I am trying to make a term for a function equipped on an image sensor. The term is to express "the upper limit of fluctuation allowance in image size which is specified in %"

The value of percentage does not express the ratio of the enlarged image size compared to the original image size, so for example, 150% does not mean that the sensor will only detect a 150% bigger image to the original image.

Instead, it is to express the range of percentage of size fluctuation for sensor to accept to detect the shape (image) which makes 150% to mean that the sensor will detect an upscaled original image in all upscaling rate from 101% to 150%, such as a 102%, 117%, or 142% bigger image to the original image.

Does any of the followings describe the concept well? If not, what is the problem?

  • Maximum size fluctuation allowance percentage
  • Maximum size volatility allowance percentage

Or,

  • Size fluctuation allowance percentage upper limit
  • Size volatility allowance percentage upper limit

Or, maybe "percentage" better be "rate"? Also, all of the candidates seem redundant. Any term to combine some words?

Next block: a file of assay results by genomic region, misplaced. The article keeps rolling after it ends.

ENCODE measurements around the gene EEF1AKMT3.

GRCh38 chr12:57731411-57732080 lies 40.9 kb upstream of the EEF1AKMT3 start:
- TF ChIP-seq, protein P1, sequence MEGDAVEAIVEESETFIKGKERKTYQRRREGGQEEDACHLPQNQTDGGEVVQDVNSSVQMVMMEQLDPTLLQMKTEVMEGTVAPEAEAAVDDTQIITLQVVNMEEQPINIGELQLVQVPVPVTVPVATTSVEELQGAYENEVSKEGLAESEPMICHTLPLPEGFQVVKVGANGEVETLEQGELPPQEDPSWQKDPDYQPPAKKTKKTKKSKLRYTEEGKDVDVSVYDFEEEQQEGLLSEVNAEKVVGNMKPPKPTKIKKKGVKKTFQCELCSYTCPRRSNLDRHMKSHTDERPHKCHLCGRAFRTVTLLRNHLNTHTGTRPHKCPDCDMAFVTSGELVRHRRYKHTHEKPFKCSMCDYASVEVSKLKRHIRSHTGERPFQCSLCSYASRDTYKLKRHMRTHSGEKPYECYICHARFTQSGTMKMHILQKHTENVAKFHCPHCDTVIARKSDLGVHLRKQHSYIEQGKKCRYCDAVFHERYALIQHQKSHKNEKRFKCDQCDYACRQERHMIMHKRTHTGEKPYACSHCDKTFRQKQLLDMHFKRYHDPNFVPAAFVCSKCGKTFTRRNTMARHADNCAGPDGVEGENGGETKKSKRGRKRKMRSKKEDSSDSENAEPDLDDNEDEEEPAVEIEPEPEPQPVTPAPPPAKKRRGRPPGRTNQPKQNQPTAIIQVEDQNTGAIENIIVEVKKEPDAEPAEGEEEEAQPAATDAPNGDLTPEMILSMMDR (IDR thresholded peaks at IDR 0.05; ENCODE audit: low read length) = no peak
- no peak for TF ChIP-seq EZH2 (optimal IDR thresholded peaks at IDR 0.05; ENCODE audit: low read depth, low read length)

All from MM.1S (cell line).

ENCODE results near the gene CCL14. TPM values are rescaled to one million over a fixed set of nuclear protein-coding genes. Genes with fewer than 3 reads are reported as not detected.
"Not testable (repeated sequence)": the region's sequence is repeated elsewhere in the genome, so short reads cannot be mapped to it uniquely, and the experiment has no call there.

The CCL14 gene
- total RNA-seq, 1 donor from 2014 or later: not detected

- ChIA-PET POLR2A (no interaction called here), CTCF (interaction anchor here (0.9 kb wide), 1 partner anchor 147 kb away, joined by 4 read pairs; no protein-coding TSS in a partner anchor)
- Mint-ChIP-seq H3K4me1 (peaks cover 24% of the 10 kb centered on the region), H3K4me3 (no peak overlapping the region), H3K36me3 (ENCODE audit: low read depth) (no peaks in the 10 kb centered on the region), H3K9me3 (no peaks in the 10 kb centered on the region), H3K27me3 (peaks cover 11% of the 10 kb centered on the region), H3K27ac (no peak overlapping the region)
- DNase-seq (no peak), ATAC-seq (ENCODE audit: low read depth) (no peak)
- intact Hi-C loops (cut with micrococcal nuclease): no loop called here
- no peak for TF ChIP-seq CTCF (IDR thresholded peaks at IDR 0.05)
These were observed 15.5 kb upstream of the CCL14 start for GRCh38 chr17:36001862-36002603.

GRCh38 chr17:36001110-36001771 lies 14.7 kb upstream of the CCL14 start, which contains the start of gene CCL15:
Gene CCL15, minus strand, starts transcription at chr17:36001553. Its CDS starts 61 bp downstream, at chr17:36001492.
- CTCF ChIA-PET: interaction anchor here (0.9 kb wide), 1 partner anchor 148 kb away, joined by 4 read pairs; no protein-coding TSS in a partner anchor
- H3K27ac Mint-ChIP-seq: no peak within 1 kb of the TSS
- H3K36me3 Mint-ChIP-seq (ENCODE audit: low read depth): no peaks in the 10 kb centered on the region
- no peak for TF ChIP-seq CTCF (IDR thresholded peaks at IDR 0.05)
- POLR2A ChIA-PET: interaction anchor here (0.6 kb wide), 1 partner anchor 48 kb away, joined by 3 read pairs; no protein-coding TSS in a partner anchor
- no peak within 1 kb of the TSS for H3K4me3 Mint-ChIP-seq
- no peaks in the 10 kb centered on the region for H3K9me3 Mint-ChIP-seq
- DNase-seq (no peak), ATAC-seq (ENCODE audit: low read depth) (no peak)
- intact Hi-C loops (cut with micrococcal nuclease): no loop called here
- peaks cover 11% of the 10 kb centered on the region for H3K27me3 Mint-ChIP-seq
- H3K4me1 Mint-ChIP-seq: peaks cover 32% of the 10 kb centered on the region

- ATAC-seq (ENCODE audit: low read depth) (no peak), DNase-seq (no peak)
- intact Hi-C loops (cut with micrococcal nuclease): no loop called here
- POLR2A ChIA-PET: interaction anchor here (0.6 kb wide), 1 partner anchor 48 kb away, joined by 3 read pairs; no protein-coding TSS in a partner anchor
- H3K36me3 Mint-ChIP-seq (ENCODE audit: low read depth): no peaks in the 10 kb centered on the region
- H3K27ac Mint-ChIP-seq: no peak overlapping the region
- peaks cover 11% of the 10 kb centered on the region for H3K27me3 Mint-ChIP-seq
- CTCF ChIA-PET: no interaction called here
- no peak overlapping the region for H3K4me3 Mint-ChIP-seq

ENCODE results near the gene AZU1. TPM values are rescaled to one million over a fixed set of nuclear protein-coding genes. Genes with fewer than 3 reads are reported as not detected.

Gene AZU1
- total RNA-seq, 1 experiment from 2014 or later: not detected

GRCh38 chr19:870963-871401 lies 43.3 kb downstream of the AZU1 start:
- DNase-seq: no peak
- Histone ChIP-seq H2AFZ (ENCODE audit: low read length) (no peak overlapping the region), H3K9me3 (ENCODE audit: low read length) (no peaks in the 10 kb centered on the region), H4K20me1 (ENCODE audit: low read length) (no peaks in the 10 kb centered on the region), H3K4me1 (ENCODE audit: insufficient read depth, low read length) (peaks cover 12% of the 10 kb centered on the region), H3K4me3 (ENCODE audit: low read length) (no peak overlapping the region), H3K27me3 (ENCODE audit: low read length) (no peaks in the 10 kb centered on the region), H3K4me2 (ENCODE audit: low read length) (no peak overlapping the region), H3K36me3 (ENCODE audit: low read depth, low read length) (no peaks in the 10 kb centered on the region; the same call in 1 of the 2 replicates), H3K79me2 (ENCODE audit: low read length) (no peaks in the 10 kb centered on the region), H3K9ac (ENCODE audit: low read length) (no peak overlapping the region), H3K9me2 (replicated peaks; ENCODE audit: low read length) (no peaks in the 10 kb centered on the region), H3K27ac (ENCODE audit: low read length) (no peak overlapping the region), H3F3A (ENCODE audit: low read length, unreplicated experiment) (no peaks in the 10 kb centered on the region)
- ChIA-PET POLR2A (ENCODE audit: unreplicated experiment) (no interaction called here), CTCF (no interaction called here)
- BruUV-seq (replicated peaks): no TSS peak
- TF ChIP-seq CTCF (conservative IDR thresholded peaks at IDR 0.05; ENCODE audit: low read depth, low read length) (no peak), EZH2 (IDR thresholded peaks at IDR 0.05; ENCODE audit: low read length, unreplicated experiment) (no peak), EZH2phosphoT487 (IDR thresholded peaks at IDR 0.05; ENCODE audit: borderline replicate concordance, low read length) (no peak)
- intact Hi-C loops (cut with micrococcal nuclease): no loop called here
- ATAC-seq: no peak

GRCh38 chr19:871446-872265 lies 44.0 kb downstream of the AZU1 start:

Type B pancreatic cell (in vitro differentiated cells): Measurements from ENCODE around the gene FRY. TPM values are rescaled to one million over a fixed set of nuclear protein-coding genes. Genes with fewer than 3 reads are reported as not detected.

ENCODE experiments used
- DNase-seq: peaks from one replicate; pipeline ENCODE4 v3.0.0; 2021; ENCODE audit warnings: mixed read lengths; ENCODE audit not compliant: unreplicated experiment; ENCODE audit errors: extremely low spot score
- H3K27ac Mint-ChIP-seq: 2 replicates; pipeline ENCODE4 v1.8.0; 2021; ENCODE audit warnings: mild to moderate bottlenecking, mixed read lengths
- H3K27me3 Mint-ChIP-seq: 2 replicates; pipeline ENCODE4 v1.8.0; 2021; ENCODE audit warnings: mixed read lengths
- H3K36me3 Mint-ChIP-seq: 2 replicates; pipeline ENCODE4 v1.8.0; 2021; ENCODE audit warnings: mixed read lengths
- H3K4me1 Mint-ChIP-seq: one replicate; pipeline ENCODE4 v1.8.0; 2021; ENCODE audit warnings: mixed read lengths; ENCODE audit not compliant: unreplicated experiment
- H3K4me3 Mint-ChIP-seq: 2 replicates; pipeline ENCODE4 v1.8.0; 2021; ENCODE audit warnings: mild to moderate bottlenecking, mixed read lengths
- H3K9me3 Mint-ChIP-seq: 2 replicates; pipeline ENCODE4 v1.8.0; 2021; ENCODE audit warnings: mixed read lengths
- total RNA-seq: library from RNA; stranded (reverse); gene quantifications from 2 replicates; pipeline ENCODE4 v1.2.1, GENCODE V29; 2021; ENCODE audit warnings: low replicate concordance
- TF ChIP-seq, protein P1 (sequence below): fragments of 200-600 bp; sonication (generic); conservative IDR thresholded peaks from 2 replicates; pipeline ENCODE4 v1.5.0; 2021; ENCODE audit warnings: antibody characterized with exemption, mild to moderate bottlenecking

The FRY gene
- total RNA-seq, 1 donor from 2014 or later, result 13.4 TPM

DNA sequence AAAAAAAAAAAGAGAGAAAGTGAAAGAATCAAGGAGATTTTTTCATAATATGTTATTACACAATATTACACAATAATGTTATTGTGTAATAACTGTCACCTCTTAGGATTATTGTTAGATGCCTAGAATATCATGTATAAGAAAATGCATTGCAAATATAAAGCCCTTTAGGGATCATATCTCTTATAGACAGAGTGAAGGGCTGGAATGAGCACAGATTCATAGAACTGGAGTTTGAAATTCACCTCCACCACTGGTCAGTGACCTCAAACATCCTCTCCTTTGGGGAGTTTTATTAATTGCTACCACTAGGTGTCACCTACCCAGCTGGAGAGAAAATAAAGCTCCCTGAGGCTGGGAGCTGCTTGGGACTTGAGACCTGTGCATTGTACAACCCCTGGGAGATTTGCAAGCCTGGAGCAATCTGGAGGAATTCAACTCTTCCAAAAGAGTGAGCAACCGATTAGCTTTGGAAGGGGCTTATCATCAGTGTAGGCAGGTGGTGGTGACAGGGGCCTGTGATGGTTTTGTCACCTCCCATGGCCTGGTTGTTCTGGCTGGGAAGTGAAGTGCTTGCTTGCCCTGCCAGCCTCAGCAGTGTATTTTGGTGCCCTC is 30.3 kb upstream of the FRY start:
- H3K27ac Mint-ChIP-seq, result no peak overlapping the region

Thank you in advance.

  • How about "Image rescaling detection cap"? – Dan Bron Feb 19 '15 at 11:06
  • 1
    Maximum Scaling Factor? – Marv Mills Feb 19 '15 at 11:25
  • @Dan, does "cap" stand for "upper limit"? Is it used commonly? If so, it is a good term to know for me. – Jun Kyoto Feb 20 '15 at 0:09
  • @Marv, when I look up "scale factor" on Wikipedia, it says it is "coefficient". Does it also imply "range"? Because the substance of the concept of what I am trying to explain is "limit of range (allowance)". – Jun Kyoto Feb 20 '15 at 0:10
  • @Jun Yes, it does, and it is common. – Dan Bron Feb 20 '15 at 0:13

A rather technical term may be maximum absolute deviation

"The maximum absolute deviation around an arbitrary point is the maximum of the absolute deviations of a sample from that point."1

In your case, that point should refer to the true value. For example, your image sensors is applied on something of size 10, it measures 15, then the absolute deviation for that measurement (measurement implies comparing with true value) is |15-10|=5.

You also distinguish between upper and lower deviations. You might replace absolute by upper and lower to indicate that. An example of that is done engineering:

"Upper deviation: the difference between the maximum possible component size and the basic size."2

"Lower deviation: the difference between the minimum possible component size and the basic size."2

So you would use maximum upper deviation and maximum lower deviation.

Of course you could always express this percentually, you could then speak of maximum upper percent deviation and maximum lower percent deviation, 'percent deviation' is also use here3.

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